Salesforce.com has announced database.com (The Register, SecurityWeek) , ‘The Enterprise Cloud Database’. It would seem that they have put an API (REST, SOAP, JDBC) on top of a relational database (with Oracle underneath?), built a funky web based table designer front end and plonked it on the cloud for everyone to use.
Anybody who has ever built an application knows that the rate at which you can transfer data (in terms of latency and throughput) between the application and the database is probably one of the most important architectural considerations. We have spent years agonising over efficient database protocols and where to put our data – on a separate machine, on the local (web) server, in a cache, on a queue etc.
So now, because of the magic of cloud computing, Force.com would have us believe that those considerations are irrelevant because we want scalability, automatic backups and other drivel. Under what situations would anyone build an application with it’s database over there, hundreds of Internet hops away where we talk to it would some bloated protocol such as SOAP with all of it’s angle bracket tax? In mobile apps? Barely, a good mobile app still needs an application server to serve up its data in order to work properly. At a push there may be some niche markets such as serving up commercial datasets as Microsoft is trying to do with Dallas.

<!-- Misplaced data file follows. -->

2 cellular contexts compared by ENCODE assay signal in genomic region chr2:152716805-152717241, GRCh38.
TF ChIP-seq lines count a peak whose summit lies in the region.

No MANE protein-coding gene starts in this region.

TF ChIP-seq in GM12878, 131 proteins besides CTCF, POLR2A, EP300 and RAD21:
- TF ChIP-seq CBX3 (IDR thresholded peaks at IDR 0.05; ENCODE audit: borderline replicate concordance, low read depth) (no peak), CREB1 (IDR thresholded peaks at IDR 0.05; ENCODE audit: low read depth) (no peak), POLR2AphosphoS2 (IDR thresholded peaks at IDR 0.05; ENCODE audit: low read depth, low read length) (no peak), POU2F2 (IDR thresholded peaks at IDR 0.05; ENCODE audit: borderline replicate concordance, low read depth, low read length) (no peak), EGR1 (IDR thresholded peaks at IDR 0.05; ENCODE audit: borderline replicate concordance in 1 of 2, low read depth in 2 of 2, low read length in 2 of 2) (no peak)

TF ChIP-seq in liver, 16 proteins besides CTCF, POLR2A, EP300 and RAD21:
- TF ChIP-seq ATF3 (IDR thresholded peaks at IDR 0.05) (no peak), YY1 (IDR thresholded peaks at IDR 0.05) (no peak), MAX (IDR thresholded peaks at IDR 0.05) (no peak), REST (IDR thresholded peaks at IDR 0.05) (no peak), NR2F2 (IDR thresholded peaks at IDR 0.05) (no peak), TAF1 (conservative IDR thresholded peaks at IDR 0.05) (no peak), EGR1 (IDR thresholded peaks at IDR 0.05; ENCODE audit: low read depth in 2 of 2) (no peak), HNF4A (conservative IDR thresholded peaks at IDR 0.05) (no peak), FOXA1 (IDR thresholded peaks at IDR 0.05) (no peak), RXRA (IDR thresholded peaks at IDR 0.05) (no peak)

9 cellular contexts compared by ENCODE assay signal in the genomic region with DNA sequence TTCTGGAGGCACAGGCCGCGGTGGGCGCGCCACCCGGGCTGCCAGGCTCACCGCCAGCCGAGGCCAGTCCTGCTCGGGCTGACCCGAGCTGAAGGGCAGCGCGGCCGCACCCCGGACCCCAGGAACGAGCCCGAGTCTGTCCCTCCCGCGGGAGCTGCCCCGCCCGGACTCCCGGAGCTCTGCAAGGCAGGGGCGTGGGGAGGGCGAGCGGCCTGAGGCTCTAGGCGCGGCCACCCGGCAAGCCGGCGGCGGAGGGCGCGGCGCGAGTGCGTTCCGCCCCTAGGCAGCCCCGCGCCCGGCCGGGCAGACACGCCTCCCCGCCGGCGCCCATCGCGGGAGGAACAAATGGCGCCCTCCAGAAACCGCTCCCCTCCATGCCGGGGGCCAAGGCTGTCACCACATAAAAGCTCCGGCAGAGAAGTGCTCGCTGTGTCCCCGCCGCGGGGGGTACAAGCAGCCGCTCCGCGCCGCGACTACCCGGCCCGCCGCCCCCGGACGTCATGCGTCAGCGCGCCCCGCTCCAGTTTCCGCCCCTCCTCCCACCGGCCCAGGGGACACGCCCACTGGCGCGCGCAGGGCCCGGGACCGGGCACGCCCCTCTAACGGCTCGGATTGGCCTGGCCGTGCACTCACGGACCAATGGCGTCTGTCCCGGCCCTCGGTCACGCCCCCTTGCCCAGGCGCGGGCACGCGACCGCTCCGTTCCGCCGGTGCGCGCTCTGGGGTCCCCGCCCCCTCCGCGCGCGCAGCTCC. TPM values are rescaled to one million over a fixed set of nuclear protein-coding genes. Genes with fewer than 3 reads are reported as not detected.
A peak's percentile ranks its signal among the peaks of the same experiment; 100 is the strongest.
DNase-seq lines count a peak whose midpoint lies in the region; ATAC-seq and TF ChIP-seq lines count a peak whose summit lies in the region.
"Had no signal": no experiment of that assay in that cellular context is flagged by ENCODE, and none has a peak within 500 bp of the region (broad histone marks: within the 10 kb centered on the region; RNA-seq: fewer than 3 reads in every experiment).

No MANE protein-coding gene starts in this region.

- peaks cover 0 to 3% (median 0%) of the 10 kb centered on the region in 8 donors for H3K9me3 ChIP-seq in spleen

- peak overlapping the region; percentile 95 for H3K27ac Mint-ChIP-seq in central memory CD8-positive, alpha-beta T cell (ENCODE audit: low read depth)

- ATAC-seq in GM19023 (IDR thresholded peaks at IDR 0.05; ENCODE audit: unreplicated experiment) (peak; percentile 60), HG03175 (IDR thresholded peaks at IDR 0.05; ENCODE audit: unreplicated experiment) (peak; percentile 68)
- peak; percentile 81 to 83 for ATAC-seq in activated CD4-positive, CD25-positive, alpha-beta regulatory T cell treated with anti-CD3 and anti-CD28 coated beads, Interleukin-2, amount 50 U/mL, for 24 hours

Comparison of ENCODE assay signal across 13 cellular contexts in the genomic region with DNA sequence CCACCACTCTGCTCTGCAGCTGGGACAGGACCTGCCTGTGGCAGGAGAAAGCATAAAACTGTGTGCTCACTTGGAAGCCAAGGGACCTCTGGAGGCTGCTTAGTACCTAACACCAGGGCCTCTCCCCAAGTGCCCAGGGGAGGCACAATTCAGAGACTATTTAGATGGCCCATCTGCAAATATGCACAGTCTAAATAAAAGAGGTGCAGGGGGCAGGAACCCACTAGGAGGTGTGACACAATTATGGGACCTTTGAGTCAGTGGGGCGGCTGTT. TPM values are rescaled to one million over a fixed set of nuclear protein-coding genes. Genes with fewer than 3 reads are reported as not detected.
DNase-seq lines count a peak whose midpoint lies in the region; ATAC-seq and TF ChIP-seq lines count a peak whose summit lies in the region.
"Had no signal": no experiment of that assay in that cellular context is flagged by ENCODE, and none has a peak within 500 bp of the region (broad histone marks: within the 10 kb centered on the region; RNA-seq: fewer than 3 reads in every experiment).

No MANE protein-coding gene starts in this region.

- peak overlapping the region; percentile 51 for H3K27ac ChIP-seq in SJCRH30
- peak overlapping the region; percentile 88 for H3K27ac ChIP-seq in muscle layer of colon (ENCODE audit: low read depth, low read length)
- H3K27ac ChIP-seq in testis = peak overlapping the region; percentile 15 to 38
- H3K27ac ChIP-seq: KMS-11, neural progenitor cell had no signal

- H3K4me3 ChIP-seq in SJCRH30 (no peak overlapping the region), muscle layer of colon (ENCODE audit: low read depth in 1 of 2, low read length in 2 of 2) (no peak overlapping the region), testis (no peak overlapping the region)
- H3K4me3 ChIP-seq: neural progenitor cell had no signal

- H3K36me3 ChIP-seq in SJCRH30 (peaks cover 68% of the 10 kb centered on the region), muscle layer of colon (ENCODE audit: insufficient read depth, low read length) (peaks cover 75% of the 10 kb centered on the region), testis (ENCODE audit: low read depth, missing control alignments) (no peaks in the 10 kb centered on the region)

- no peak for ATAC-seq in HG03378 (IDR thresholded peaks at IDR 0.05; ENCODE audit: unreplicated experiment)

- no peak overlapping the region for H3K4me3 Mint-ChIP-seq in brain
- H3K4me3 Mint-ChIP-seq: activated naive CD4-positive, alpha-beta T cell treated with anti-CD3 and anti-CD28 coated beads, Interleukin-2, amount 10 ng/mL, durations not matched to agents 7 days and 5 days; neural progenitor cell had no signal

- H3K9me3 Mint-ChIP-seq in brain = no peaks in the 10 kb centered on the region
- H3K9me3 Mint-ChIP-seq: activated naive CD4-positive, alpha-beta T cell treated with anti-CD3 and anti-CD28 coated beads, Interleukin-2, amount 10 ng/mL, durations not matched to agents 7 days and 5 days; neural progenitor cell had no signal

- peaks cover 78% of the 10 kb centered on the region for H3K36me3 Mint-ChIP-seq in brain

It seems that Force.com/Database.com is confusing RESTful APIs (which are APIs to an application and its related data) to full-on RESTful API access to a complete RDBMS. If I were to use a remote database, then I would probably use MongoHQ – at least the model will be closer to my application model and I can access full entities.
Look at this diagram below from database.com and tell me if you can spot any architectural flaws..
I am sure database.com will pick up some suckers/customers but it is architecturally flawed and a waste of a domain name that could be put to better use pushing something useful.